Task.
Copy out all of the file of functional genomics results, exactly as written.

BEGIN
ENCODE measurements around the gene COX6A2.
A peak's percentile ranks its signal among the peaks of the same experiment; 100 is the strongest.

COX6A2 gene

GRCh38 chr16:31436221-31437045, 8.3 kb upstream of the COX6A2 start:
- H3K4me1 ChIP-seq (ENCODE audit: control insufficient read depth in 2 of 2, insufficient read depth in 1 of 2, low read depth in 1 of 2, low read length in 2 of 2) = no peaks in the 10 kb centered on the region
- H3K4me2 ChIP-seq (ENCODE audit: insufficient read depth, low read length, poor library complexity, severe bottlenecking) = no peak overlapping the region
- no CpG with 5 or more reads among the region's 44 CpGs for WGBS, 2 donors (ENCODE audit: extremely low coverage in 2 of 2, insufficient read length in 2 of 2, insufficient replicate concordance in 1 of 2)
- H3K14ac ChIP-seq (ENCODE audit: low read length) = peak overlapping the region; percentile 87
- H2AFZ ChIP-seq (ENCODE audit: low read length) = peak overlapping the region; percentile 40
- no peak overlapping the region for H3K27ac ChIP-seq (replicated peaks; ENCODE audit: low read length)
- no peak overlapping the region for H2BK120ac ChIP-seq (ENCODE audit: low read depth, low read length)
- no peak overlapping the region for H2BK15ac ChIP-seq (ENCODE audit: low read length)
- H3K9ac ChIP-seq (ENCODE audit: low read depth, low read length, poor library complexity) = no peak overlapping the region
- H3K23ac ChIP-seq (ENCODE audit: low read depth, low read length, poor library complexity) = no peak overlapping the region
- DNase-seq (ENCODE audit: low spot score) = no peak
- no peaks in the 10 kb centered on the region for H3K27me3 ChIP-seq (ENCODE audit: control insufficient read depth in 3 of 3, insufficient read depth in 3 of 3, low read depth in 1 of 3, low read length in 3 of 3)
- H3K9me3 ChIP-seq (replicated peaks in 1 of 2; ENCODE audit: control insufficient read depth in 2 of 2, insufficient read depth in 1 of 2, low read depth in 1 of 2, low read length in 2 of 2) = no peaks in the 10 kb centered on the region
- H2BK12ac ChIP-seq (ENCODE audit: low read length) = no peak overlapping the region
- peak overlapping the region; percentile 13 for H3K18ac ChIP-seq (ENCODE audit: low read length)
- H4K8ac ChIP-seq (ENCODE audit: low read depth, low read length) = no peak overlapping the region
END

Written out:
ENCODE measurements around the gene COX6A2.
A peak's percentile ranks its signal among the peaks of the same experiment; 100 is the strongest.

COX6A2 gene

GRCh38 chr16:31436221-31437045, 8.3 kb upstream of the COX6A2 start:
- H3K4me1 ChIP-seq (ENCODE audit: control insufficient read depth in 2 of 2, insufficient read depth in 1 of 2, low read depth in 1 of 2, low read length in 2 of 2) = no peaks in the 10 kb centered on the region
- H3K4me2 ChIP-seq (ENCODE audit: insufficient read depth, low read length, poor library complexity, severe bottlenecking) = no peak overlapping the region
- no CpG with 5 or more reads among the region's 44 CpGs for WGBS, 2 donors (ENCODE audit: extremely low coverage in 2 of 2, insufficient read length in 2 of 2, insufficient replicate concordance in 1 of 2)
- H3K14ac ChIP-seq (ENCODE audit: low read length) = peak overlapping the region; percentile 87
- H2AFZ ChIP-seq (ENCODE audit: low read length) = peak overlapping the region; percentile 40
- no peak overlapping the region for H3K27ac ChIP-seq (replicated peaks; ENCODE audit: low read length)
- no peak overlapping the region for H2BK120ac ChIP-seq (ENCODE audit: low read depth, low read length)
- no peak overlapping the region for H2BK15ac ChIP-seq (ENCODE audit: low read length)
- H3K9ac ChIP-seq (ENCODE audit: low read depth, low read length, poor library complexity) = no peak overlapping the region
- H3K23ac ChIP-seq (ENCODE audit: low read depth, low read length, poor library complexity) = no peak overlapping the region
- DNase-seq (ENCODE audit: low spot score) = no peak
- no peaks in the 10 kb centered on the region for H3K27me3 ChIP-seq (ENCODE audit: control insufficient read depth in 3 of 3, insufficient read depth in 3 of 3, low read depth in 1 of 3, low read length in 3 of 3)
- H3K9me3 ChIP-seq (replicated peaks in 1 of 2; ENCODE audit: control insufficient read depth in 2 of 2, insufficient read depth in 1 of 2, low read depth in 1 of 2, low read length in 2 of 2) = no peaks in the 10 kb centered on the region
- H2BK12ac ChIP-seq (ENCODE audit: low read length) = no peak overlapping the region
- peak overlapping the region; percentile 13 for H3K18ac ChIP-seq (ENCODE audit: low read length)
- H4K8ac ChIP-seq (ENCODE audit: low read depth, low read length) = no peak overlapping the region